Editor's column

A disappointing welcome to first years

The summer is over, the holidays have been and gone, and it is the beginning of the semester! Welcome to those of you who have only just unpacked, and are about to embark on what can only be described as the most intense, exciting, frightening three years that you will ever experience. For the rest of us, returning to UEA is a genuinely incomparable feeling, one which is really the combination of a series of emotions, from adjusting once again to not seeing your family every day, and the excitement of catching up with your flatmates, to grappling with the prospect of life after uni.

First years are getting to know the people in their halls, an element of your student experience which you never forget;  late nights working on your essays, pre-drinking before a night out in the LCR, meals that worked and those that didn’t. Halls are much more than just another ‘facility’ on campus that are advertised in the shiny prospectuses handed out to visitors: they are your homes. Our front page story, which explains the amount of money that the university has made from rent across all of its halls of residence, does sound bleak.

Two and a half million pounds is a serious amount of money. It is disappointing that the uni has previously decided rents should rise by 3.4% on average each year, when there is already a serious funding crisis occurring within higher education; some students are finding that their maintenance loan doesn’t even cover their rent. It’s not all doom and gloom though; this money is being re-invested into campus as the uni management embark upon their new five year plan and, as you can see in Features, there are some fantastic things to do in Norwich, and some unique reasons why spending your time here at UEA is the best decision you’ve ever made.

You could be forgiven for not looking that far ahead with so many serious events taking place over the summer, such as the refugee crisis, which Global covers extensively. This is currently altering so many people’s lives for the worse as Europe slowly becomes a continent divided and each country baulks at the challenge that has been laid at our door. As Europeans, we cannot claim to be global leaders if we do not accept the responsibility of some of the most desperate people in the world who have traveled in unimaginable conditions, risking everything for just an ounce of hope. In Travel you will find an article which explores the luxury of having the opportunities to travel for leisure rather than having to travel in order to escape persecution or war. Our ability to help the situation in the Middle East through humanitarian efforts and mature decision making is something that Britain should be proud of and not shied away from.

Across the pond, national pride is the topic which Donald Trump, currently the front runner in the contest for the Republican party nomination, is most occupied with, as he promises to ‘make America great again’. Trump has been the figure of some outrageous comments, which he seems to have shaken off simply because of who he is. However there are those who are concerned about just how popular his reactionary politics seems to be. Comment includes an article which suggests that Trump’s popularity is simply based on the underdog effect, where those who are disenfranchised feel he is the person who can represent them. Whether this comes true or not we can only wait to see.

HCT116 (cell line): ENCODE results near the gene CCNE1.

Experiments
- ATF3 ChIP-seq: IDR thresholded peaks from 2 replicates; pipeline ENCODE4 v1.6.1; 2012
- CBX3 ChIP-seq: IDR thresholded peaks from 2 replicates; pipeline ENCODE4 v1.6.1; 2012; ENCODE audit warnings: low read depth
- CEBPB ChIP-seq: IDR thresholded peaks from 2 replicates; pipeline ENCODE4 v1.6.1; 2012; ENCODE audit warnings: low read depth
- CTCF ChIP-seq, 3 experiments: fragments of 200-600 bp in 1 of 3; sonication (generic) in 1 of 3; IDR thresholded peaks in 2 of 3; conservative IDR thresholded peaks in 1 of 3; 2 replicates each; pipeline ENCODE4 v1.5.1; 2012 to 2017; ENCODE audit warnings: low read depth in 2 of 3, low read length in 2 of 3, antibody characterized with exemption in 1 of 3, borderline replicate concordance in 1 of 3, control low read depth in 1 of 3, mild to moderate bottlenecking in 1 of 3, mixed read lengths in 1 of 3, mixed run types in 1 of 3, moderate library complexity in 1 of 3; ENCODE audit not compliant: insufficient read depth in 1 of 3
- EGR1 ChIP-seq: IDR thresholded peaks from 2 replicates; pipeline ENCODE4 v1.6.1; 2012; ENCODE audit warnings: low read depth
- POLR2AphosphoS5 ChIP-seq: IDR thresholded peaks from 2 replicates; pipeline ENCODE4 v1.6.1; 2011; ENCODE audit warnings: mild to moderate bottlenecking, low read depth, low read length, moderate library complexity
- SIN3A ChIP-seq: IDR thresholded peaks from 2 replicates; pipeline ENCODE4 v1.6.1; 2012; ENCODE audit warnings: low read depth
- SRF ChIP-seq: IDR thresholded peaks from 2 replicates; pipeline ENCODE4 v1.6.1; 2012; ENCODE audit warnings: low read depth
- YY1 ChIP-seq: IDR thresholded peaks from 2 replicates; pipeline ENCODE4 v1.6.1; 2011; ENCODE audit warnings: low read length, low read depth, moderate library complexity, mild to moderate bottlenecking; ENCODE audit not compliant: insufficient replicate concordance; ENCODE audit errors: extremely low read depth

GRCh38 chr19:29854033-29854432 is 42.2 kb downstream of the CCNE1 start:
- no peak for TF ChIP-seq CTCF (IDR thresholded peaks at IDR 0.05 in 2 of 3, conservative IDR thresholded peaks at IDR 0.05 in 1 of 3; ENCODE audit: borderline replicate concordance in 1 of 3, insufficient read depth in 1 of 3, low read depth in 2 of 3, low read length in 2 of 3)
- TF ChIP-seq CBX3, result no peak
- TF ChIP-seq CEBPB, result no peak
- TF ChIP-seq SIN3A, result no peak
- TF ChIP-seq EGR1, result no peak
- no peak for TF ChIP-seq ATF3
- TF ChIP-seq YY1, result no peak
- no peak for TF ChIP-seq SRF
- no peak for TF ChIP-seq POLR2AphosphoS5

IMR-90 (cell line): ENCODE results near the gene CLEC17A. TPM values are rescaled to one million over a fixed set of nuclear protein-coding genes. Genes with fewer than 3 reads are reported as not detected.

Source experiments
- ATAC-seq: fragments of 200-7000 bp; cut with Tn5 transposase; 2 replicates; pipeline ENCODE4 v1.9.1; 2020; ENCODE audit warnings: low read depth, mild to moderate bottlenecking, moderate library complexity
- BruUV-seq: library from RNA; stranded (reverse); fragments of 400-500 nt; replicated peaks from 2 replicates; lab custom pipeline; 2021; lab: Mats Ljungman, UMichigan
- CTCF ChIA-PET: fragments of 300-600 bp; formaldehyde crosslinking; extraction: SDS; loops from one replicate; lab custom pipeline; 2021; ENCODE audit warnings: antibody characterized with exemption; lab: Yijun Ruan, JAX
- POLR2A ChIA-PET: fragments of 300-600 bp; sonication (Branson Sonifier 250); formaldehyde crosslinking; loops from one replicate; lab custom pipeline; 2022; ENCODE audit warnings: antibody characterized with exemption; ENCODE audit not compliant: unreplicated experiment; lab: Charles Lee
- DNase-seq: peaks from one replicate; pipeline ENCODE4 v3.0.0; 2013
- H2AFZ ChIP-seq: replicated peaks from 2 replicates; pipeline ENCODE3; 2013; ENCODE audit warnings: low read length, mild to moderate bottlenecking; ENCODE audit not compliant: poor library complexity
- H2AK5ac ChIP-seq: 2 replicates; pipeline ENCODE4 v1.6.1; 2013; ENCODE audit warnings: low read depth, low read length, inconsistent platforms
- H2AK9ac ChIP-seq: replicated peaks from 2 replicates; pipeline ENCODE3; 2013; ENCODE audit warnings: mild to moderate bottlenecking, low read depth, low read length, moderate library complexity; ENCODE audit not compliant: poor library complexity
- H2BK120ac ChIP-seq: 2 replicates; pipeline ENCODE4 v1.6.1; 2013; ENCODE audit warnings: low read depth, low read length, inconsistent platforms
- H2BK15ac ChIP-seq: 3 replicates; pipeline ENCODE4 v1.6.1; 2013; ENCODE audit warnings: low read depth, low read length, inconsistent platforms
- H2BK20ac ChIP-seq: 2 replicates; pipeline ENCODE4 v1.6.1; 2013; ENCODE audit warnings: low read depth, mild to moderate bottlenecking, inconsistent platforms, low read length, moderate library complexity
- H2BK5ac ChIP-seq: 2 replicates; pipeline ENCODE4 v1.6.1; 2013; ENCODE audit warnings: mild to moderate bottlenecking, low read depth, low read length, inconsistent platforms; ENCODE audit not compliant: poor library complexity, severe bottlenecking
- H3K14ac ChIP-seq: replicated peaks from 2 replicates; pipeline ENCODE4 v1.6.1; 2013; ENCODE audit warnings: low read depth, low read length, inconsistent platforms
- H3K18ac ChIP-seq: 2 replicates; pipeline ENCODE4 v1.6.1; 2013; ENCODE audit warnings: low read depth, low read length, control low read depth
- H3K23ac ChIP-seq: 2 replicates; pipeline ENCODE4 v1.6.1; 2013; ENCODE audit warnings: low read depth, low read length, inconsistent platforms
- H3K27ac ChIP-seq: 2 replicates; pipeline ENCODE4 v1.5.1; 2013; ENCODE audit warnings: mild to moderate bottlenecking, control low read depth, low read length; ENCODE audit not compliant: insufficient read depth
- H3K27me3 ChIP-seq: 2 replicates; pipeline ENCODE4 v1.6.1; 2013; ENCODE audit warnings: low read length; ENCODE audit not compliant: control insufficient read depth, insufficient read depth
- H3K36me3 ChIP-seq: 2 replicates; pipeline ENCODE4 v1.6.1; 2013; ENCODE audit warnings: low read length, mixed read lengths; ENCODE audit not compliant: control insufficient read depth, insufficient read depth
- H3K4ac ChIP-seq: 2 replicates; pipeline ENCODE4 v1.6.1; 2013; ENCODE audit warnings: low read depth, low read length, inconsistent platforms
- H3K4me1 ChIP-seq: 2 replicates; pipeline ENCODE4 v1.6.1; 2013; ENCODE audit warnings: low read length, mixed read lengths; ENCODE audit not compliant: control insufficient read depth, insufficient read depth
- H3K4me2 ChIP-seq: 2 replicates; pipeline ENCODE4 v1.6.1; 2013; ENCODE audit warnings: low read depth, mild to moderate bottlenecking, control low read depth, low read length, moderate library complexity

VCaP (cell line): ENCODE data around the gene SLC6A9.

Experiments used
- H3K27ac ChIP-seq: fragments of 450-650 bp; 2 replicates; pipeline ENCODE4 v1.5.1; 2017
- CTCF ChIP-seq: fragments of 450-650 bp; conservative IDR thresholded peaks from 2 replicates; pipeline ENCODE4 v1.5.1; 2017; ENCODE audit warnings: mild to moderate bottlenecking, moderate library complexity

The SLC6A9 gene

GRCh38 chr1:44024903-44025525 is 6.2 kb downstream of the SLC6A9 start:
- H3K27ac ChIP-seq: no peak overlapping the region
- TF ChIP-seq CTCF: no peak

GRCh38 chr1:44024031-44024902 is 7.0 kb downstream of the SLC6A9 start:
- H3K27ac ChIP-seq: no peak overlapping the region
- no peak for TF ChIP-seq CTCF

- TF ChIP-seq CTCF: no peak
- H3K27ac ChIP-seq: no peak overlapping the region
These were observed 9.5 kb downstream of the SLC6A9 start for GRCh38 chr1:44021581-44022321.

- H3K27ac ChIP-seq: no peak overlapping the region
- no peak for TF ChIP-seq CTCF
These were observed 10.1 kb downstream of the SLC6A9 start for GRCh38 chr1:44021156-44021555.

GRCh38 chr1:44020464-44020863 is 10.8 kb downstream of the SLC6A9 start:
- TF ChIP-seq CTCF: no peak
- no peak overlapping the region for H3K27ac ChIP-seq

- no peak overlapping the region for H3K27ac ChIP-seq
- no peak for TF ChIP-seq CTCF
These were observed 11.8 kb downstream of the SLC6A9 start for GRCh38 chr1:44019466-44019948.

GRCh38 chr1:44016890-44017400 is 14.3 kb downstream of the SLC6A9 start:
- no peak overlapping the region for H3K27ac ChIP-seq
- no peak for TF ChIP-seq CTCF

Change is a constant thing, occurring throughout society, politics and our planet. Science and Environment cover the news that a robot has been built by a team of Australian scientist to actively seek out Crown-of-Thorn starfish as part of a cull which is hoped will protect the Great Barrier Reef. The reefs are some of our most important marine ecosystems, and work must be done in order to save them. The robot represents the first effort by the team to reduce the numbers of starfish; previously such culls had to be done by divers, in strategic locations. Sport looks at changes within the Championship league, and the news of the latest transfer window, as players move around from club to club in a game of high stakes, fueled by politics and high price tags.

Politics and high price tags brings me back to our front page. UEA is wonderful, sometimes it’s just a little hard to see it. We’re very excited to be back, and we’re really looking forward to meeting loads of you at SocMart, and at our Big Meet on Friday the 25th of September where we want to chat to you in the Media Centre in Union House, about politics, sport, fashion, gaming, travel, and all things Concrete. We hope to see you there!


About Author

joejameson Joe is in his second year studying Politics and International Relations, and not-so-secretly wishes that he'd been around in the 1950s. When not reading the paper, with his shirt sleeves rolled up pretending to be Tintin, Joe spends his time reorganising his stationary, playing video games, drinking copious volumes of tea and immersing himself in as much science fiction as possible.

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September 2021
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The University of East Anglia’s official student newspaper. Concrete is in print and online.

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